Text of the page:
On a hot, sticky Friday in August I stood in the middle of my stuffy bedroom unpacking suitcase after suitcase from our family beach trip when I noticed my phone blinking. I had received an email from a literary agent. After six years of writing novels, getting rejected, and starting all over again, I had a response that was not a polite rejection but instead a question that stole my breath: I’ve finished the book, can we chat?
The Call turned into an offer, and just like that, I, an unknown writer from Kentucky, had a fancy New York literary agent. After The Call, as I unwound my arms from my husband ’ s neck and wiped happy tears from my cheeks, it hit me: I had no idea how to tell most of the people in my life. I talked about my writing online, but rarely otherwise. I didn ’ t know what to say. And I definitely didn ’ t know how to celebrate.
My smile faltered. I wondered, as I had many times before, if it was my lack of a relationship with my father that made these big moments go askew. When I passed the bar, when I signed with an agent, thoughts of my father flitted into my mind, impossible to shoo away. These were the kinds of accomplishments I knew made many parents beam with pride. I want my father to be proud of me, but how can he feel pride for someone he doesn’t know and didn’t raise?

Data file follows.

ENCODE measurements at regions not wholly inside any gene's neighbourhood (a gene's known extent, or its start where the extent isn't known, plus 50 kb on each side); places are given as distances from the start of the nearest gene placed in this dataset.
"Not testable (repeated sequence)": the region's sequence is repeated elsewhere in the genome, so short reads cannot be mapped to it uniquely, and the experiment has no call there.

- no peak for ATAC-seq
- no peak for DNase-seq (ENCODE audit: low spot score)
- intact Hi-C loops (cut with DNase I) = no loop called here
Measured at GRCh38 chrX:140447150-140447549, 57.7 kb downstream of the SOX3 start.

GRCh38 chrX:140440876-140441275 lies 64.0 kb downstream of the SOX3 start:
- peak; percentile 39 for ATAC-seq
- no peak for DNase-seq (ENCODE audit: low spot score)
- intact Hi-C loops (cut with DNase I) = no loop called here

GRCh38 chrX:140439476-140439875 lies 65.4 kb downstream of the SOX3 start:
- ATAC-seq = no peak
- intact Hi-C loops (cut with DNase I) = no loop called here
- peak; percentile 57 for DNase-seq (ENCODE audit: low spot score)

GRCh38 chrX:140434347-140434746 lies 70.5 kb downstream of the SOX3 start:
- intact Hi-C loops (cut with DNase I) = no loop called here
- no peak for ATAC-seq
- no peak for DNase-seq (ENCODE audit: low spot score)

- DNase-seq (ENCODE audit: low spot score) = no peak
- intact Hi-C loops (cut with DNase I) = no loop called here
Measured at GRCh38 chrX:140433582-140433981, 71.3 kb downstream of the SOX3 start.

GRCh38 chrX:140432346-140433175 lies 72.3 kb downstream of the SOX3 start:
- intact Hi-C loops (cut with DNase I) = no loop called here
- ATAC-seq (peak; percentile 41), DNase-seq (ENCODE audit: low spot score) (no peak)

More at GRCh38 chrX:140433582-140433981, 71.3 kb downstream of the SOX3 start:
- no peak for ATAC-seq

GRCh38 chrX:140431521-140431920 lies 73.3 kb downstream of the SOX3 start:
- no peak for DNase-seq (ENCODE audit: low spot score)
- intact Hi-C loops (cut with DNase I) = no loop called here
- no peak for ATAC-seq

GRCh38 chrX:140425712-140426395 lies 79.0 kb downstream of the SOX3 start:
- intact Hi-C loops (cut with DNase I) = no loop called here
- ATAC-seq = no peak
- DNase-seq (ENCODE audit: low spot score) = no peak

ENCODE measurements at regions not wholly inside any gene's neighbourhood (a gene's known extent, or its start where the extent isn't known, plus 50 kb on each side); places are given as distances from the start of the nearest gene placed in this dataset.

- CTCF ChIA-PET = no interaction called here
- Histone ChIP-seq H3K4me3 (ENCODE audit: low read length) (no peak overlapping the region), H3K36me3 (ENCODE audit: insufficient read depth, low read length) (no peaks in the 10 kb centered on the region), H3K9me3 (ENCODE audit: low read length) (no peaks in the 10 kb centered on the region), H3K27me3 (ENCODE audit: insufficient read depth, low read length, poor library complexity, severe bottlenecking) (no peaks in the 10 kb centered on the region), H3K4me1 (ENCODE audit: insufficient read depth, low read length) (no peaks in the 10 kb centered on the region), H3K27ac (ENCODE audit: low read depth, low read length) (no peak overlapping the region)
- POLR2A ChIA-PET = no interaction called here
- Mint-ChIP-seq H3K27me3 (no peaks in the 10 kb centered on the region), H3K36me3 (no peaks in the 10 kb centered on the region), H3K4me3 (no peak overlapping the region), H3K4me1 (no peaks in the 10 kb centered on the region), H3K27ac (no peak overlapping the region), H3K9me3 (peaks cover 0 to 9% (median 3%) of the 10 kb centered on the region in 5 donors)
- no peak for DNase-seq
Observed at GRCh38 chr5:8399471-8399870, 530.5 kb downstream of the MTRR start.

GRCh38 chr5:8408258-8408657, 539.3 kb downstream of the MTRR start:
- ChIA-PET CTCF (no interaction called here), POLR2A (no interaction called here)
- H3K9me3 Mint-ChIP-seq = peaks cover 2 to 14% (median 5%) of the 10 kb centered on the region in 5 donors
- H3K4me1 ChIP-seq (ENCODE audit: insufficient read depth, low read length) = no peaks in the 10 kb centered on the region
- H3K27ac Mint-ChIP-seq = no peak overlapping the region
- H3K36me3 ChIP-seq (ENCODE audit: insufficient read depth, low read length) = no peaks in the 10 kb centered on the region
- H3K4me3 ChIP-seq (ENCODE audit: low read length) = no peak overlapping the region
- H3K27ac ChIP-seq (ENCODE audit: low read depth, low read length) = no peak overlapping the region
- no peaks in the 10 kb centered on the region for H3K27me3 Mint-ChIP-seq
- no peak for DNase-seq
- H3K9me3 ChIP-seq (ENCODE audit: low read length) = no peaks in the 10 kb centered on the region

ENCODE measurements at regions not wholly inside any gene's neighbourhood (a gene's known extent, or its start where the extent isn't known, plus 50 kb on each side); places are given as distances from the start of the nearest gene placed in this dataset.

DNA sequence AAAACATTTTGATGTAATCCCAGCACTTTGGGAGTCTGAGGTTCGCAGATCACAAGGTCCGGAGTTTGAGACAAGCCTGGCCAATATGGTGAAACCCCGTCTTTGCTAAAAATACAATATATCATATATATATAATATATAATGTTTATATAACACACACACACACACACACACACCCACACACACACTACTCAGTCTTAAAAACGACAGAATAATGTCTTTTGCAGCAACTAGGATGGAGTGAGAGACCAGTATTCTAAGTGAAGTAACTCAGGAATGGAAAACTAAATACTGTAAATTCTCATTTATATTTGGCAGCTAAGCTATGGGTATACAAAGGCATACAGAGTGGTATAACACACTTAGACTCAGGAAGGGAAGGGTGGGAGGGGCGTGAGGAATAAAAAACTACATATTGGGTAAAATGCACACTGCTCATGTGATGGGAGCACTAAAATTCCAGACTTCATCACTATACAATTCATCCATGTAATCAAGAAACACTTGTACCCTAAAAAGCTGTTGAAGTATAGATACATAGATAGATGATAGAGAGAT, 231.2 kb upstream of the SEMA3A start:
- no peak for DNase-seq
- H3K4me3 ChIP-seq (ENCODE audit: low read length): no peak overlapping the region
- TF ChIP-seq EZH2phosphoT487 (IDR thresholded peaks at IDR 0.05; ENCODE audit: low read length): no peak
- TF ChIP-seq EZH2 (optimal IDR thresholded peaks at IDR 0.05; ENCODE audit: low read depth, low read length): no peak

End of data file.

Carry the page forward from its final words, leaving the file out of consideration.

If I grew up with a father who put me in extracurricular activities, who cheered me from the sidelines, who saw a talent in me worth nurturing while my mom was too busy working two jobs, would this all somehow feel less strange? Could I trace the doubt that permeated nearly everything in my life, especially my writing, back to the chasm where he was supposed to be?
I’m haunted by my inability to write an essay about my father. This haunting has taken away more than my ability to finish an essay about him. It’s distorted how I understand myself as a professional writer. It’s distorted a lot of other things, too.